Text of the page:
Another object is to produce a unitary switch assembly which is relatively simple and inexpensive to manufacture and assemble.
The above and other objects are fulfilled in accordance with a feature of the present invention, according to which further unique selectability. is provided for a rotary type electric switch. One example of such a switch that has been known comprises a movable contact arm, preferably arranged to quickly and abruptly shift in a positive stepping action from one contact position to another in either direction as a control knob is operated. The unique provision of selectability results from the arrangement of an additional contact position to accomplish the momentary or power pulse operation. The added position is judiciously located on the same arcuate or circumferential line defined by the other contact positions. Accordingly, the same basic elements, that is, the aforesaid knob and movable switch am, and, in addition, a control spring, which preferably also functions to permit stable state positioning of contacts to bring about selected speeds of operation, can be utilized for achieving the desired power pulse mode of operation.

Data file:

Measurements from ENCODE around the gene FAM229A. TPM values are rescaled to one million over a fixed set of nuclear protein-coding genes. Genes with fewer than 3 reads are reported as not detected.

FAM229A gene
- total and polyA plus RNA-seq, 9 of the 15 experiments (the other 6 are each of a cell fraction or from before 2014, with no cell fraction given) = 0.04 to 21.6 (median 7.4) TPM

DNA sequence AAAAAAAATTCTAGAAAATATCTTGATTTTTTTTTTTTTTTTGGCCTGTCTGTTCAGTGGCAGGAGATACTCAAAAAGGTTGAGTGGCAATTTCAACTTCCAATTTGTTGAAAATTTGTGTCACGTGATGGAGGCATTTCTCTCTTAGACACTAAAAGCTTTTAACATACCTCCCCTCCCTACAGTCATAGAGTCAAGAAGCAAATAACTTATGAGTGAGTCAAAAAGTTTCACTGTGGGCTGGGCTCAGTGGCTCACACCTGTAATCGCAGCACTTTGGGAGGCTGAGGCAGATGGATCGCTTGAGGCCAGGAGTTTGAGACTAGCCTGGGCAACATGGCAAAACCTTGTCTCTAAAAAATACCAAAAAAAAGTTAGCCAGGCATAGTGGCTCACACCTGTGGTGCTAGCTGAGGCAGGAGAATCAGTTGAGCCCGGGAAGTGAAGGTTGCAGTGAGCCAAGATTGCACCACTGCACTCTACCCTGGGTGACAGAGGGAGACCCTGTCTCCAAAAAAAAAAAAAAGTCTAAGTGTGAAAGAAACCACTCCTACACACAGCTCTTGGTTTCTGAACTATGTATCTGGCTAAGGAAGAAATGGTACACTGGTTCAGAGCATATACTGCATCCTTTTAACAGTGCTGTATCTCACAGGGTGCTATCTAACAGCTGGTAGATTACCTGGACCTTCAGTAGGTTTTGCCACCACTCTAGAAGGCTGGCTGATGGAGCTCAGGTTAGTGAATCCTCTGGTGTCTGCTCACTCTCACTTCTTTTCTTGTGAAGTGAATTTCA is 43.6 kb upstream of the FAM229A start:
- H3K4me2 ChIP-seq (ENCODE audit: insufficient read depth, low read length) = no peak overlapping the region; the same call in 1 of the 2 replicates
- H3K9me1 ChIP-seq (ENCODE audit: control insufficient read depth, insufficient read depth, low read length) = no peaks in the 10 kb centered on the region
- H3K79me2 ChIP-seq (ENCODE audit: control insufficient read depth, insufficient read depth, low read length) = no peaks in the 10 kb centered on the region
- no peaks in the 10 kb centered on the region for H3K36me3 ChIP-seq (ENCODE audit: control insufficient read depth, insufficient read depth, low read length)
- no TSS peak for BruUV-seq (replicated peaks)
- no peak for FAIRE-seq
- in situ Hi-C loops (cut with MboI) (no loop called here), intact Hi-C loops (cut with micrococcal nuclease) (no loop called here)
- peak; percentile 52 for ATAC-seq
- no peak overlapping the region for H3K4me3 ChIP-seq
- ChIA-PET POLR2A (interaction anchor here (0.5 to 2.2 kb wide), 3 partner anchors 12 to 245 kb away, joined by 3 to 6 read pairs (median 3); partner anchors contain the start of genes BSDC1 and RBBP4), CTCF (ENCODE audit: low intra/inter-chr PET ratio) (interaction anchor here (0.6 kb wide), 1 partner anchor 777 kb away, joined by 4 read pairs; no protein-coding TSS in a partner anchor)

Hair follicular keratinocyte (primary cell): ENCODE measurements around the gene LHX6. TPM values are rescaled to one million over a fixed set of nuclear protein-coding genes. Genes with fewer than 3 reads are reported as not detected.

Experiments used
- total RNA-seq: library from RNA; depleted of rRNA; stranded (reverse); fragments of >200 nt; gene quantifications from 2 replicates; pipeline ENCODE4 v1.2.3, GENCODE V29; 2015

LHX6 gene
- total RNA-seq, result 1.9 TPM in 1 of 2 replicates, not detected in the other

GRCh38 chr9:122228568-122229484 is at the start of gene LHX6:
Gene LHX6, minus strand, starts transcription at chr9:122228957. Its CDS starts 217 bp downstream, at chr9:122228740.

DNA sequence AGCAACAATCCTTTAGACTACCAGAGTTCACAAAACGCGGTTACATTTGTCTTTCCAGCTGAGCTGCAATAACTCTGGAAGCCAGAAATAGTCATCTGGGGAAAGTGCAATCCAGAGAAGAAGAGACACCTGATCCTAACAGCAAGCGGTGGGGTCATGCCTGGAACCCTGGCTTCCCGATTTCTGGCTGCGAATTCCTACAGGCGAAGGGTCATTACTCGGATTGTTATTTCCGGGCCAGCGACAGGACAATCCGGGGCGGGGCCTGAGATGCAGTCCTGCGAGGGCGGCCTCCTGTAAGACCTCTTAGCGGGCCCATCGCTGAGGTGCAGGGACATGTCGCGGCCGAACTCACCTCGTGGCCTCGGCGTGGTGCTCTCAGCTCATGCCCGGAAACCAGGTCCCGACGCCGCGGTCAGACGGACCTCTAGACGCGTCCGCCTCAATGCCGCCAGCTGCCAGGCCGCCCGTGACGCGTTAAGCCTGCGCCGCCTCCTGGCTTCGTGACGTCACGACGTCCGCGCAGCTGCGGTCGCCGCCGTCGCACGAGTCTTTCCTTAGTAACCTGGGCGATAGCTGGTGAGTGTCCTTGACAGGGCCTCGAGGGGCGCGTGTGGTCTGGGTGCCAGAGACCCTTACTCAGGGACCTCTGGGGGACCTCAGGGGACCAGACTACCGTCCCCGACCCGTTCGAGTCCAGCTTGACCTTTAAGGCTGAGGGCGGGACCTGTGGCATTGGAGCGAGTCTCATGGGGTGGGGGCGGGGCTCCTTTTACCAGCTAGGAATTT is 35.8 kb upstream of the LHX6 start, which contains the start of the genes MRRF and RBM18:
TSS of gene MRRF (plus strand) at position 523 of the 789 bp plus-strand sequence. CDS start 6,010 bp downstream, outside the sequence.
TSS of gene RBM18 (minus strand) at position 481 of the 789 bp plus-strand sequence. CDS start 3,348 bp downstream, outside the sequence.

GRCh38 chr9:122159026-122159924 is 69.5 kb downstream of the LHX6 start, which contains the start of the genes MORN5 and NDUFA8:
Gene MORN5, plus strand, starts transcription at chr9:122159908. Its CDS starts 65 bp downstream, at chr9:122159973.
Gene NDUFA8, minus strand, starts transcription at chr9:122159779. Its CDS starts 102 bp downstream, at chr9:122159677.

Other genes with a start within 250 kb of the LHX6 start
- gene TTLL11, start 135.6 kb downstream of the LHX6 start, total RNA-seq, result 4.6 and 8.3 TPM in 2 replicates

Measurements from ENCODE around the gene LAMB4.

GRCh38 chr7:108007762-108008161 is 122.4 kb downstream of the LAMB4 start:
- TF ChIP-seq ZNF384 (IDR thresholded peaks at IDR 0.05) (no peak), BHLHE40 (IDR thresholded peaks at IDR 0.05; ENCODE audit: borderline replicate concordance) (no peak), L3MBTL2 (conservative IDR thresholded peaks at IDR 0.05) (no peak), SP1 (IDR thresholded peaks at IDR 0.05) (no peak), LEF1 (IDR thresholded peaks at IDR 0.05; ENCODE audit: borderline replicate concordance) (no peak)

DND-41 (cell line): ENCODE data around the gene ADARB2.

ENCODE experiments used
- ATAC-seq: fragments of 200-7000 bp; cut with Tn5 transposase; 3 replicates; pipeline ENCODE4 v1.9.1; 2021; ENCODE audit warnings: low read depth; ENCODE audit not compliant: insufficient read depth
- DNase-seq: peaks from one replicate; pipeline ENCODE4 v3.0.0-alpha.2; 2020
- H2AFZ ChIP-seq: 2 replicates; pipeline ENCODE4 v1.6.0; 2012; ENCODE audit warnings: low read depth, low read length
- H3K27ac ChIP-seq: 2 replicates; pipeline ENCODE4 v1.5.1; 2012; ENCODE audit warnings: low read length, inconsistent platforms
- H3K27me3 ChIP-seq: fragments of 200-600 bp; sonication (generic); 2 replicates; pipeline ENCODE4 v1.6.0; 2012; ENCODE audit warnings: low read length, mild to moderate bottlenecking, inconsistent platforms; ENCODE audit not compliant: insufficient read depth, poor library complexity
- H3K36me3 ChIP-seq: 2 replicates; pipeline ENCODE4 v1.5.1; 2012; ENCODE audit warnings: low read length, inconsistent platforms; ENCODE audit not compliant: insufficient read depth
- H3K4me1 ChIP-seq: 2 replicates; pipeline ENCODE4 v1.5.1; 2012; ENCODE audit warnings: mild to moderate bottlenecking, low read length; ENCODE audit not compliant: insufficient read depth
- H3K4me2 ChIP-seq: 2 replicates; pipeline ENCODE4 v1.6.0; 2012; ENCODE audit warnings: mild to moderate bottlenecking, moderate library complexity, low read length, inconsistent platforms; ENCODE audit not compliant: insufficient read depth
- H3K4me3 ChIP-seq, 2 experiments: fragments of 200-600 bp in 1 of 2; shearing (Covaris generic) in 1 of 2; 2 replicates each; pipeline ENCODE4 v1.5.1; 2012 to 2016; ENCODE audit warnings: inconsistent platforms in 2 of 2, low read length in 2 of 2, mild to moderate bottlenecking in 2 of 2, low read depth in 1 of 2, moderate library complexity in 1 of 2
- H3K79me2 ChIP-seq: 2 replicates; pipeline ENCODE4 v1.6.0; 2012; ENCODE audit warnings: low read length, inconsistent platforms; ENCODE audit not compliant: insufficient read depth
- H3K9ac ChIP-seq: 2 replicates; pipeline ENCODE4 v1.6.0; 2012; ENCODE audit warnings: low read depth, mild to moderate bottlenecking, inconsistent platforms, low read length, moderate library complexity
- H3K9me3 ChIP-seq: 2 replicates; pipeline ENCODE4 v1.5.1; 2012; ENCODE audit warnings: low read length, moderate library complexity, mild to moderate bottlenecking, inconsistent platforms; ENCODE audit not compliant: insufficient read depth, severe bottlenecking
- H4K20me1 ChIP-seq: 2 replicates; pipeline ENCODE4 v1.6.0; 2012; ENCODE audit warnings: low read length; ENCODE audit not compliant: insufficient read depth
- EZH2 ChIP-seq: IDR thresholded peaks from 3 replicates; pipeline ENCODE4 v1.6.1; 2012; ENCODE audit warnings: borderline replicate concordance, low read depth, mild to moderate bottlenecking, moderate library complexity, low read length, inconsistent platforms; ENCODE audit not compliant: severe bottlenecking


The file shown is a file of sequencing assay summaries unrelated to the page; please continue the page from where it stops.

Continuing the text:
Other and further objects, advantages and features of the invention will be apparent from the accompanying drawing in which a preferred embodiment of the invention is depicted.
BRIEF DESCRIPTION OF THE DRAWING FIG. 1 is a front elevational view of an electric switch assembly in accordance with a preferred embodiment of the present invention.
FIG. 2 is a sectional view taken on the line 2--2 of FIG. 1.
FIG. 3 is another sectional view taken on the line 3-3 of FIG. 1.
FIG. 4 is another front elevational view as in FIG. 1,
but illustrating the switch parts in the power pulse operating mode.